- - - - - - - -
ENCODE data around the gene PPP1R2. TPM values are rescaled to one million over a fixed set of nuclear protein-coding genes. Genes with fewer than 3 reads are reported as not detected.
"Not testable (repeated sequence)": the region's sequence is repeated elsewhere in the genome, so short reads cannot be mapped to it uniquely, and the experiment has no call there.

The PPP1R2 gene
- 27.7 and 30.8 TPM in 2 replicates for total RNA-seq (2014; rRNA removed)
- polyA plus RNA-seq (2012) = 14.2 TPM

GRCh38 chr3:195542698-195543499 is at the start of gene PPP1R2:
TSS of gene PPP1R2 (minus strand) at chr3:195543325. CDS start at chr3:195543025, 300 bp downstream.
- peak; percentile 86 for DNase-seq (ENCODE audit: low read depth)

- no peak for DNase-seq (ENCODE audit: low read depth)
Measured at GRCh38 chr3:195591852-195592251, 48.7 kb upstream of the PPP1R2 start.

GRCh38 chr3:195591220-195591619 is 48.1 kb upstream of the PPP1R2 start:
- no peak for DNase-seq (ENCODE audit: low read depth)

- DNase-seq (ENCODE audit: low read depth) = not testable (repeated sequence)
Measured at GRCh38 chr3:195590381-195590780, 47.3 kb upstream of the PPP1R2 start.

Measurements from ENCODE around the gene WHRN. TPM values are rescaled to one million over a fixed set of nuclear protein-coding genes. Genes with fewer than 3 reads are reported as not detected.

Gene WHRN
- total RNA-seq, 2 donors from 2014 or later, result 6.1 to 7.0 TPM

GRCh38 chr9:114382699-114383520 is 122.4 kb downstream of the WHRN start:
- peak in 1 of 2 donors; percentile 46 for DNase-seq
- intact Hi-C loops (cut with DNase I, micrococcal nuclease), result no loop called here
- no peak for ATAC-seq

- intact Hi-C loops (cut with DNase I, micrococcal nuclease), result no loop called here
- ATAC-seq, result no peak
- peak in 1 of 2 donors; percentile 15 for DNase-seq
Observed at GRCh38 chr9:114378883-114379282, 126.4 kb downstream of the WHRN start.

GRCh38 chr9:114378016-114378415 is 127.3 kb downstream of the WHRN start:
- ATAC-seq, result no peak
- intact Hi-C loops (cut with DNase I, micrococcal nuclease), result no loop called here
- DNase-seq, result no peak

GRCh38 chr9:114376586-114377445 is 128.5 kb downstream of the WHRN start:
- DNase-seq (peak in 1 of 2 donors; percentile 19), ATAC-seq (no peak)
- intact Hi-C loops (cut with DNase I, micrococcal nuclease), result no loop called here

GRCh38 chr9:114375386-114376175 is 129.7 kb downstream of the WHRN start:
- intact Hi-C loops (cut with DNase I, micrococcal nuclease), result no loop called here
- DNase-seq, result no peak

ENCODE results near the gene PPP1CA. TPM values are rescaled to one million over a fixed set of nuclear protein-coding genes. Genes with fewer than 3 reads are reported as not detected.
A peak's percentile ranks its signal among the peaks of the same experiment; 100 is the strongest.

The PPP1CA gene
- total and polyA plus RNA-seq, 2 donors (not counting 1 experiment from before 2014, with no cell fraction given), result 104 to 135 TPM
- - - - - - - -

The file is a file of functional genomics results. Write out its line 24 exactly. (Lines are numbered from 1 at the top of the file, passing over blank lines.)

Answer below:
- peak in 1 of 2 donors; percentile 15 for DNase-seq